Cardston Healing Garden closer to reality

·3 min read

A group of young adults who attended Cardston High School will soon see the first phase completed for a healing and educational project they began in school three years ago. In 2018, Kaydence Bird, Nicky Gros Ventre Boy, Cashius Hungry Wolf, Barry Iron Shirt, Avery Many Bears, Tommy Russell, Brody Scout, Acacia Soop, Sineese Twigg, and Kobe Shot Both Sides worked with their teacher, Mrs. Kara Baldwin, to initiate the creation of a monument and healing garden for downtown Cardston.

The monument is being built in accordance with the Truth and Reconciliation Initiative regarding the Residential School System, to “facilitate reconciliation among former students, their families, their communities, and all Canadians” (Truth and Reconciliation Commission of Canada). The Residential School system was a Canada-wide system of mandatory boarding schools for indigenous children, where they were stripped of their culture, stolen from family, and in some cases suffered terrible abuse. In 2008 the Canadian government offered a public apology and established the Truth and Reconciliation Commission (TRC) to uncover the truth of what happened in the residential schools. The TRC’s final report included 94 calls to action which urge all levels of government, and other bodies, to work together to repair the harm done.

The original team of students who began Cardston’s monument initiative were also drawn to the project as a way to share the truth of the Baker Massacre after learning about the horrific attack that took place in 1870. The Massacre took place near Shelby Montana when Major Eugene Baker and his regiment attacked a peaceful Blackfeet camp consisting mainly of elderly women and young children, murdering over 200 people. During further research, the students learned Natohkyiaaki (Holy Bear Woman) was one of the children who survived the Baker Massacre. Today, thousands of her descendants are members of the Kainai People or the Blood Tribe, and many also live in the Town of Cardston. The monument is meant to honour both the living and the dead, victims of the massacre and of the residential schools.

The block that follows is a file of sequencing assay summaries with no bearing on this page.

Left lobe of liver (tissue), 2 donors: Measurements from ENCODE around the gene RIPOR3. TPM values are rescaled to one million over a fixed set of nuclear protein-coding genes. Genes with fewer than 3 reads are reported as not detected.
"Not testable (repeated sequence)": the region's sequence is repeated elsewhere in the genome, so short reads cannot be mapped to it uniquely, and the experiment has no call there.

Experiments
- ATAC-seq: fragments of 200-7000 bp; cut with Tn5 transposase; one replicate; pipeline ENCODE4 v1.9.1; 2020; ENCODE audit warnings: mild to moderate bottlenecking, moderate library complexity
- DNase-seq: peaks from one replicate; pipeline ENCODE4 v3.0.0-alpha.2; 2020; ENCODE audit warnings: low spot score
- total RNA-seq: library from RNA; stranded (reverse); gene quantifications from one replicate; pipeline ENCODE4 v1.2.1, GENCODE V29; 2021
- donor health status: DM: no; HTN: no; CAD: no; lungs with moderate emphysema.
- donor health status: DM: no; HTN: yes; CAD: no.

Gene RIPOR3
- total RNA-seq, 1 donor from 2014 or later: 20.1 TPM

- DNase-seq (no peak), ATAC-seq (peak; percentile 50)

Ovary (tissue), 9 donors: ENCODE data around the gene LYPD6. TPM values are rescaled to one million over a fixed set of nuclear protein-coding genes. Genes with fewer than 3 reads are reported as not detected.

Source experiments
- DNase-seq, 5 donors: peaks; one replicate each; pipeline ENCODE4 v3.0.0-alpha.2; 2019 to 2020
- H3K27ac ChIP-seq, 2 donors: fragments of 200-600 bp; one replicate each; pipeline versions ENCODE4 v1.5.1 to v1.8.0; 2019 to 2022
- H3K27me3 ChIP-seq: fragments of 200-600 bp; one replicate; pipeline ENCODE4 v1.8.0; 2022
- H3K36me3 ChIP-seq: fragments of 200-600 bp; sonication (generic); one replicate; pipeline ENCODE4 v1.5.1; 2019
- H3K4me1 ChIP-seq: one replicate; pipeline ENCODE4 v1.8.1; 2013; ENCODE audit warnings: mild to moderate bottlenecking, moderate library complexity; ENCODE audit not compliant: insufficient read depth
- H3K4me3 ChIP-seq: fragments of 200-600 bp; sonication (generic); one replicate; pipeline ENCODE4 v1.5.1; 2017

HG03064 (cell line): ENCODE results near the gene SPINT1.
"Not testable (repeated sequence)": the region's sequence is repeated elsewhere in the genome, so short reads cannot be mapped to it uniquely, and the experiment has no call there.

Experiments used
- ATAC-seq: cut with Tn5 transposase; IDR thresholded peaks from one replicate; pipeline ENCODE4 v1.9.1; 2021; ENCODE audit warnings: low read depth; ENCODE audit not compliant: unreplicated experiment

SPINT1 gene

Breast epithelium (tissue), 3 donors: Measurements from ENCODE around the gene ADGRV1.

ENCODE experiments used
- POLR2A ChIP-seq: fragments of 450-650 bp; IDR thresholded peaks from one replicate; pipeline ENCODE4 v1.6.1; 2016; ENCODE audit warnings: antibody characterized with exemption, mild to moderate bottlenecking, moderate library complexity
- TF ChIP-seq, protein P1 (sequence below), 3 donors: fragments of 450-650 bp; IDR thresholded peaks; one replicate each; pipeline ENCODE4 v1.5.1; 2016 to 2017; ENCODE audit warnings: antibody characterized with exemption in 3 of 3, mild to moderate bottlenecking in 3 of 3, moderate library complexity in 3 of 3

Atop the monument will sit a bronze-coated clay buffalo, and on the sides writing in both Blackfoot and English with statements regarding the residential school system and the Bakers Massacre. The team of students consulted with Blackfoot Elders to ensure the monument was culturally appropriate as they chose the design, the words on the engraving, and the placement of the structure in the community. The group was able to raise approximately $2,500 of the near $68,000 monument in personal donations, and also received generous grants. Baldwin shares “there will be a ceremony before the ground is even dug, for an indigenous blessing. We are trying to coincide the event with Native Honour Night or Cultural Awareness week at the School after the statue is completed in May.”

The Town of Cardston has worked as a partner in the initiative, along with other stakeholders, and set aside land just off of Main Street for the project in 2019. The town still accepts donations on behalf of the group for the creation of the healing garden that is phase two of the plan. Baldwin shares that “the funding we acquire going forward will determine the scope of the second phase of the project, which we hope includes benches and gazebos.” The healing garden was inspired by a similar project in Saint Albert that was completed in 2017, and was amongst the first of its kind in Canada. Now working with a second group of students, Baldwin and her team hope “to raise enough funds to create a place for people to come together to connect, to learn about the past, and to feel peace and healing.”

Elizabeth Thompson, Local Journalism Initiative Reporter, Temple City Star